🖇️Login Mechanism

Traditional Login Mechanism

To get started on a web2 platform, most of them require users to create a profile.

To create a profile, users need to fill out some information and then set up a username/email password. Later on, to login to this profile, users need to remember the username & password and use it.

For a few profiles, this worked fine. But later on, as the number of platforms grew, creating new passwords for every platform became a hassle. Moreover, as the data on each platform grew, it made sense to create apps on top of these platforms that could use this data. So the question came forward, is it possible to reuse the profile that was created on one platform to create a profile on another? That's when protocols like OAuth came into being.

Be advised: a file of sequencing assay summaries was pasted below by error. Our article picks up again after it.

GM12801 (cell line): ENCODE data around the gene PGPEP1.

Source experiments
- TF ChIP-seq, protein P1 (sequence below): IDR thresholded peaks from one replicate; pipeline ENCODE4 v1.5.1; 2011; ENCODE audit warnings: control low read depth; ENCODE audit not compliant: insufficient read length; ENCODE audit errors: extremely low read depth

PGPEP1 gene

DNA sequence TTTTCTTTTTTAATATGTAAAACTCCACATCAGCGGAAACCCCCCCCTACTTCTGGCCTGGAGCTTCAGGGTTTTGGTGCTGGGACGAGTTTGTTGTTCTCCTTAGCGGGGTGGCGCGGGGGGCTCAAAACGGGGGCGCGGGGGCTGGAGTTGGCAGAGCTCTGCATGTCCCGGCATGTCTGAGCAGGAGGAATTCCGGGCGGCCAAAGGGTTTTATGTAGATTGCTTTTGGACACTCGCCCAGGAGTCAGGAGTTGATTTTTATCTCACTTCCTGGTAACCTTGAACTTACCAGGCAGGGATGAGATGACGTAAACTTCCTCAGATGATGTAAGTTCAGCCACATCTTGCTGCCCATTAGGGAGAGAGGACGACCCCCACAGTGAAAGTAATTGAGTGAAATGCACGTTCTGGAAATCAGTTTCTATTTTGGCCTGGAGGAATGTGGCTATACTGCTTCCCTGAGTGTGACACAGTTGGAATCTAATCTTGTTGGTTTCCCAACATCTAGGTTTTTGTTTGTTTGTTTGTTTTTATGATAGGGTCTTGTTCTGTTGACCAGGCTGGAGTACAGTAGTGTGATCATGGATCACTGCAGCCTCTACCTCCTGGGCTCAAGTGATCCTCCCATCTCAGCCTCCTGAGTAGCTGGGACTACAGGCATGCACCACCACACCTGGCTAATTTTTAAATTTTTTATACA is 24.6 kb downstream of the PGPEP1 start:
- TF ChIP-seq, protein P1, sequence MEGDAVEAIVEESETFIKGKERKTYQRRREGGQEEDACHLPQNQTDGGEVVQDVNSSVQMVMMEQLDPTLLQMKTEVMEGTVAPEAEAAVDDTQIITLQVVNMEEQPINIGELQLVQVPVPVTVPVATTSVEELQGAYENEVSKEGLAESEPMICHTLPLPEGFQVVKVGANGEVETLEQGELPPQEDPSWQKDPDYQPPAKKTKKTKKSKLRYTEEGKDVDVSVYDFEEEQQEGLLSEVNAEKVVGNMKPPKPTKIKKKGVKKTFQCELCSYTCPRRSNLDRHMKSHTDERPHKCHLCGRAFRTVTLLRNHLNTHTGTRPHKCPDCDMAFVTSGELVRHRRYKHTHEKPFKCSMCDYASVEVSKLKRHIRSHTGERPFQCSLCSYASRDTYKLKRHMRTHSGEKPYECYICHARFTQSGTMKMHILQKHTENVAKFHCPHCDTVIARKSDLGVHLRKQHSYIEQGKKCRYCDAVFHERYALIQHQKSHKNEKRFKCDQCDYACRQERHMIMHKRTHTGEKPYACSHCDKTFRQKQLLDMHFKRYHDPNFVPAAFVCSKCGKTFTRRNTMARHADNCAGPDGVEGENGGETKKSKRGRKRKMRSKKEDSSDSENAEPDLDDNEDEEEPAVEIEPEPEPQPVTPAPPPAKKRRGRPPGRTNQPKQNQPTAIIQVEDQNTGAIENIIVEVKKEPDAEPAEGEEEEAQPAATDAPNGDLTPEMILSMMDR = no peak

Open Auth Protocol (OAuth)

Every user online has created various profiles on different platforms. On these profiles, data against the user is also stored.

However, on some platforms, you might see the option of signing in via existing social profiles, e.g. sign in with Google or sign in with Facebook. This reuse of profiles is done via the open auth (OAuth) tech stack.

OAuth is an open standard for access delegation, commonly used as a way for internet users to grant websites or applications access to their information on other websites but without giving them the passwords.

OAuth can be used to get some basic information about a user from their profile if the user signs in using that account.

Access Tokens

Some platforms store a lot more information about the user other than basic profile data. To get access to this extra information about the user, it is sometimes possible to request for a Access Token during the OAuth workflow. This access token is a string of hexadecimal characters valid for a little while using which more user information can be extracted.

However, explicit user consent is required to get this information to ensure only allowed apps/websites get access to the user's information.

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